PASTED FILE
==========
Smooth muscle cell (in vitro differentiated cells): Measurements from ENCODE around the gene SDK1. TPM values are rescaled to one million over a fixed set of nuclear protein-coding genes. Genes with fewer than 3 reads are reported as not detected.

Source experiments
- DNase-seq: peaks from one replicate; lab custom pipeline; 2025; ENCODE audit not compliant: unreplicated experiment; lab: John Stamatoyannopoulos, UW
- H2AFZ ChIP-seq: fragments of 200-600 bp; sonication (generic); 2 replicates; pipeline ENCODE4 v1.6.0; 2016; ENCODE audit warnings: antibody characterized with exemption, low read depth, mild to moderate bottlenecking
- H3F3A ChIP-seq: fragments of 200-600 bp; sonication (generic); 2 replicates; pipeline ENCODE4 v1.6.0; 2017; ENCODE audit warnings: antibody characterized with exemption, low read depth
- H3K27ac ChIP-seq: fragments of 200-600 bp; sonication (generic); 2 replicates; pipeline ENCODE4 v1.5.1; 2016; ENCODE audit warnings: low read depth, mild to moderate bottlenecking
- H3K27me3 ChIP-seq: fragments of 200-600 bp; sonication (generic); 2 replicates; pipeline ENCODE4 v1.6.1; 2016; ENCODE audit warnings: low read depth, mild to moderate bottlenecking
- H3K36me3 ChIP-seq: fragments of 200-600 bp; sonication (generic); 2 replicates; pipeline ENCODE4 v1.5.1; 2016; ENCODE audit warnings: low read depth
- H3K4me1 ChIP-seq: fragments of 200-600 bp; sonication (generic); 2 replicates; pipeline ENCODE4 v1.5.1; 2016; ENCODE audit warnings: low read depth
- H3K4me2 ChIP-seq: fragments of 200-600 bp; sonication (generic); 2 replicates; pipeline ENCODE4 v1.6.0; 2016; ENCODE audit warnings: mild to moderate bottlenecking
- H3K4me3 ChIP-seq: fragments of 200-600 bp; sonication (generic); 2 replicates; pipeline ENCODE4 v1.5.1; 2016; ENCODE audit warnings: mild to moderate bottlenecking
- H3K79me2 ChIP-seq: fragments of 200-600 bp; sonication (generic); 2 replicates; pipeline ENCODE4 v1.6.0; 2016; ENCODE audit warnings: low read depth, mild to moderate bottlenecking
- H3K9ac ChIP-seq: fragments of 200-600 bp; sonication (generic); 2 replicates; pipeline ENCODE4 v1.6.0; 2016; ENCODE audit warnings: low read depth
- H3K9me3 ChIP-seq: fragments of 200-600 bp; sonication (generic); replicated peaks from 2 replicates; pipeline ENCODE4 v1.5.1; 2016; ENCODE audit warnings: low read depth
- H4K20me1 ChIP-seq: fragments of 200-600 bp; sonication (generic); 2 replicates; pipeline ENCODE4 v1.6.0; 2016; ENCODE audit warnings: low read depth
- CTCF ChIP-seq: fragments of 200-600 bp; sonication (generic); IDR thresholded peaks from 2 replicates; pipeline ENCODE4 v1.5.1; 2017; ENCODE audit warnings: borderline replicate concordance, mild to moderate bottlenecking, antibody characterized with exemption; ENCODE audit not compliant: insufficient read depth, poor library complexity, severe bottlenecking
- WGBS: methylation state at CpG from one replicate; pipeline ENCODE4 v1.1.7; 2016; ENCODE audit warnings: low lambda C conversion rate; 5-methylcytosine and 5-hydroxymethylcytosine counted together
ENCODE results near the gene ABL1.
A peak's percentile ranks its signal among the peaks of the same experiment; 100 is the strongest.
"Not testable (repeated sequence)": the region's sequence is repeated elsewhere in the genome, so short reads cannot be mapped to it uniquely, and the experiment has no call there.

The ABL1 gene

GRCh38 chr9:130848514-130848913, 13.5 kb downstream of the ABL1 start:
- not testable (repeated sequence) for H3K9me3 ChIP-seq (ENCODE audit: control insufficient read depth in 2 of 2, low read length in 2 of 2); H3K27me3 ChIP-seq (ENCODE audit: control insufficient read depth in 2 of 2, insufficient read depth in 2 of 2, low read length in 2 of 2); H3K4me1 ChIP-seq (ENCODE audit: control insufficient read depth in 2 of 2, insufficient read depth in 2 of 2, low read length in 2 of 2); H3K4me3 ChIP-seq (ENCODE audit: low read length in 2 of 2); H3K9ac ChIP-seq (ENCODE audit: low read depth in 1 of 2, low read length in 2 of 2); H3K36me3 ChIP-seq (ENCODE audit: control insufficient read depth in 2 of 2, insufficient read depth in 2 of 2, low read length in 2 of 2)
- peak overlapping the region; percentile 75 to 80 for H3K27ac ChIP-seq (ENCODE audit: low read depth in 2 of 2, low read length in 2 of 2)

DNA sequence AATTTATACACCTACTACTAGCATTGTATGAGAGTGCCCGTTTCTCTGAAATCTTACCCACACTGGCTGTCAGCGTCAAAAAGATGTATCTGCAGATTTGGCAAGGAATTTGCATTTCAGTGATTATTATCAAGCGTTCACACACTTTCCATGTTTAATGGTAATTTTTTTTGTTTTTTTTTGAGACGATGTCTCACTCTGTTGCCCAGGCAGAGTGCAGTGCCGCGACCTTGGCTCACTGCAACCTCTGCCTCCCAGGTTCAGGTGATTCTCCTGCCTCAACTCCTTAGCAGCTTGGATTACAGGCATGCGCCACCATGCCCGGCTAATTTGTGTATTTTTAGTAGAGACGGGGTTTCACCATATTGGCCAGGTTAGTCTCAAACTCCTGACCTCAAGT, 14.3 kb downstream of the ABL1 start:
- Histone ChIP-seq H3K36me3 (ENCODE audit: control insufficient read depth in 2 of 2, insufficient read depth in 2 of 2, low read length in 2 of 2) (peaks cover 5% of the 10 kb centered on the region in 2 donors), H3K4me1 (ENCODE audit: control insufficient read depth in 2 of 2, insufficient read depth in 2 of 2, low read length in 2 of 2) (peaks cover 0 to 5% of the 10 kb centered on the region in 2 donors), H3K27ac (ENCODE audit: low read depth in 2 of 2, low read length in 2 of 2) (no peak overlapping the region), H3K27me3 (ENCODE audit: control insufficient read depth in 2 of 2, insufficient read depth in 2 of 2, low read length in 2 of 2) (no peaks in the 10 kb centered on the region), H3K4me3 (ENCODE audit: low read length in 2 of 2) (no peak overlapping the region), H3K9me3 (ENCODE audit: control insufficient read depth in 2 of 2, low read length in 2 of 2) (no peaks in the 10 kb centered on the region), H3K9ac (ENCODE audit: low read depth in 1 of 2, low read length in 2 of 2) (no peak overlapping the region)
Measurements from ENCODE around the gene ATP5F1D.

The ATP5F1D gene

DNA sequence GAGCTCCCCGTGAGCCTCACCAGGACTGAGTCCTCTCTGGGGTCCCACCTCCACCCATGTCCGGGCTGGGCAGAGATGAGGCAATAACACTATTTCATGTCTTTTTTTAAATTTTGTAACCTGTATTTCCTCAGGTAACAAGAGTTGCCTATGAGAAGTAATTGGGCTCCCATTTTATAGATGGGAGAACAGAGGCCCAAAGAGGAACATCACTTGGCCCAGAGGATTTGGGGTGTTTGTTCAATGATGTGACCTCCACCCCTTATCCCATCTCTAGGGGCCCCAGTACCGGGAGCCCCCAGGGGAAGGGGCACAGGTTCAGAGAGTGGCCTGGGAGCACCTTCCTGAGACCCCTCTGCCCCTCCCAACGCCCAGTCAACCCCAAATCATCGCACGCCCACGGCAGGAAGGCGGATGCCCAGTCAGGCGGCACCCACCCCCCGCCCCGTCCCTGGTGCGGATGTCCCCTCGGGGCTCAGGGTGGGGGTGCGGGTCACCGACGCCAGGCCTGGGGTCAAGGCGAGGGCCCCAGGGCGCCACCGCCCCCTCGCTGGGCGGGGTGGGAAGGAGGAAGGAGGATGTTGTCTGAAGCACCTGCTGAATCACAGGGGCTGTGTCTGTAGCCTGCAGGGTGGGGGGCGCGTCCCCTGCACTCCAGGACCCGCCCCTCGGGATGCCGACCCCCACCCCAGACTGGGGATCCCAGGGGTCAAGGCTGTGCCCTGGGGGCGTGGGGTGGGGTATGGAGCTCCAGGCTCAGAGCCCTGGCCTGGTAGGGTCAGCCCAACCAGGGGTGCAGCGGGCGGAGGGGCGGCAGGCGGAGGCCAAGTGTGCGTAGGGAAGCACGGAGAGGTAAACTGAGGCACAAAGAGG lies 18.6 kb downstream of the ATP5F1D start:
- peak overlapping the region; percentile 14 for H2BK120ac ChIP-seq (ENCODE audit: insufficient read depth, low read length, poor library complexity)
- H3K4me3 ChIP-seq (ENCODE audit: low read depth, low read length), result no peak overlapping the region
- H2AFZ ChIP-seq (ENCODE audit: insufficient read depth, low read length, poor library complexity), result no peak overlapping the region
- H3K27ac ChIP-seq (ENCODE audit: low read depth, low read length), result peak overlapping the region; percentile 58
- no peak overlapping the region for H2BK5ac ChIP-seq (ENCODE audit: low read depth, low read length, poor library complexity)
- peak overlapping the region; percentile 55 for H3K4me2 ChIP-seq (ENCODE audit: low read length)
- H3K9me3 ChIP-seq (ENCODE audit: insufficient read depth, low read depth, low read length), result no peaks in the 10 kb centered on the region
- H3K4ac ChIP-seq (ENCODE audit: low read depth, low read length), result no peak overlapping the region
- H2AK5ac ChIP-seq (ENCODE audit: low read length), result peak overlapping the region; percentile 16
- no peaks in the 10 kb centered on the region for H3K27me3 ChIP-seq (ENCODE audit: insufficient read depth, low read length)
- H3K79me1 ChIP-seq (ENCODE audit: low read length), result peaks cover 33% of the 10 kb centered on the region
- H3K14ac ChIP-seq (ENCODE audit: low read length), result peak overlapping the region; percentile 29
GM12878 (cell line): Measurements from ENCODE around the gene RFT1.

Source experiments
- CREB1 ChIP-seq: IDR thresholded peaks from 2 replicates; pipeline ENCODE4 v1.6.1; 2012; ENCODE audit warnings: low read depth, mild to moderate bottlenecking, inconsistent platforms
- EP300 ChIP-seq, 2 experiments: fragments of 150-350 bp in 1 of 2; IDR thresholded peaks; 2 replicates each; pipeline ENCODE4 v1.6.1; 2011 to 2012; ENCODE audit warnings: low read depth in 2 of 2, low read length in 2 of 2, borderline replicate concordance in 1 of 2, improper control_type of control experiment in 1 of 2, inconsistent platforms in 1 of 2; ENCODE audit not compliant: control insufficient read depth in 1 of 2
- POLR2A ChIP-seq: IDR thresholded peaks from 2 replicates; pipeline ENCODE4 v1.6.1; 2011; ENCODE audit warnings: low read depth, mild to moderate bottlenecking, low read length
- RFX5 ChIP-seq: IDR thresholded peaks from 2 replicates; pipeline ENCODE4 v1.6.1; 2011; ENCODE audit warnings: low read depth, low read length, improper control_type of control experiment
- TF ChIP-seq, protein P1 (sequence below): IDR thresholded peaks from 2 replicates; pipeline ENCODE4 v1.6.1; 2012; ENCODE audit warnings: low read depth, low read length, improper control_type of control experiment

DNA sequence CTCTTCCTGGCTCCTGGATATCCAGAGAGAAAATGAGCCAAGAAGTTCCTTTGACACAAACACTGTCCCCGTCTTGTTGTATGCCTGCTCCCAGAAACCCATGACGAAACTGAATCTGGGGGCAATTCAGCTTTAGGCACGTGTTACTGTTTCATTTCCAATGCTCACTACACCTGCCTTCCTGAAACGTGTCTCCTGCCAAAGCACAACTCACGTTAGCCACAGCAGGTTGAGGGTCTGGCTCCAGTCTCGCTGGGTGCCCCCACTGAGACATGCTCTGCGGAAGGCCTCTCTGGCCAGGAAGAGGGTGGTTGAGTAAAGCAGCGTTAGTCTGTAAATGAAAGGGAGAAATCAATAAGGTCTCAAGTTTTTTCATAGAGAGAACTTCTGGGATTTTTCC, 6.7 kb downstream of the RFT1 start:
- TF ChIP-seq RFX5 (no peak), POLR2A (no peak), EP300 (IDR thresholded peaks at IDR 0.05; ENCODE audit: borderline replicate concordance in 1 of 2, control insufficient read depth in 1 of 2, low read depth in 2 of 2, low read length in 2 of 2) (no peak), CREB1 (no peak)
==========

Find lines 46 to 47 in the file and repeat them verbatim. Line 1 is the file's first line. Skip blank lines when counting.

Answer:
- POLR2A ChIP-seq: IDR thresholded peaks from 2 replicates; pipeline ENCODE4 v1.6.1; 2011; ENCODE audit warnings: low read depth, mild to moderate bottlenecking, low read length
- RFX5 ChIP-seq: IDR thresholded peaks from 2 replicates; pipeline ENCODE4 v1.6.1; 2011; ENCODE audit warnings: low read depth, low read length, improper control_type of control experiment